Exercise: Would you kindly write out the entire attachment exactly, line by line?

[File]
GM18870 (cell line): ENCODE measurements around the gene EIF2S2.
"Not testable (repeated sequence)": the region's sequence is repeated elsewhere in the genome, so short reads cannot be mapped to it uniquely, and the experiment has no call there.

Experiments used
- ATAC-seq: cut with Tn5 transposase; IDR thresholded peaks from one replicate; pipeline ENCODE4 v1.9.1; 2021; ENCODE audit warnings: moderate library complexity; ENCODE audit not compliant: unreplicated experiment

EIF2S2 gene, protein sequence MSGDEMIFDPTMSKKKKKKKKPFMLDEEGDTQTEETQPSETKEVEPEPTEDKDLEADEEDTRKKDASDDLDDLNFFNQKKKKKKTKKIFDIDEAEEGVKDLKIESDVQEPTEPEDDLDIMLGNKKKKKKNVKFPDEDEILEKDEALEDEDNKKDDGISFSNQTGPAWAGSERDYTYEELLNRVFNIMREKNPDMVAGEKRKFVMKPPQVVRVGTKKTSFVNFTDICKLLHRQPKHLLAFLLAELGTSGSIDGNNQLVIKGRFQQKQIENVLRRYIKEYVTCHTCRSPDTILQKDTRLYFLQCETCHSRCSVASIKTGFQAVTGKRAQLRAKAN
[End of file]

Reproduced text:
GM18870 (cell line): ENCODE measurements around the gene EIF2S2.
"Not testable (repeated sequence)": the region's sequence is repeated elsewhere in the genome, so short reads cannot be mapped to it uniquely, and the experiment has no call there.

Experiments used
- ATAC-seq: cut with Tn5 transposase; IDR thresholded peaks from one replicate; pipeline ENCODE4 v1.9.1; 2021; ENCODE audit warnings: moderate library complexity; ENCODE audit not compliant: unreplicated experiment

EIF2S2 gene, protein sequence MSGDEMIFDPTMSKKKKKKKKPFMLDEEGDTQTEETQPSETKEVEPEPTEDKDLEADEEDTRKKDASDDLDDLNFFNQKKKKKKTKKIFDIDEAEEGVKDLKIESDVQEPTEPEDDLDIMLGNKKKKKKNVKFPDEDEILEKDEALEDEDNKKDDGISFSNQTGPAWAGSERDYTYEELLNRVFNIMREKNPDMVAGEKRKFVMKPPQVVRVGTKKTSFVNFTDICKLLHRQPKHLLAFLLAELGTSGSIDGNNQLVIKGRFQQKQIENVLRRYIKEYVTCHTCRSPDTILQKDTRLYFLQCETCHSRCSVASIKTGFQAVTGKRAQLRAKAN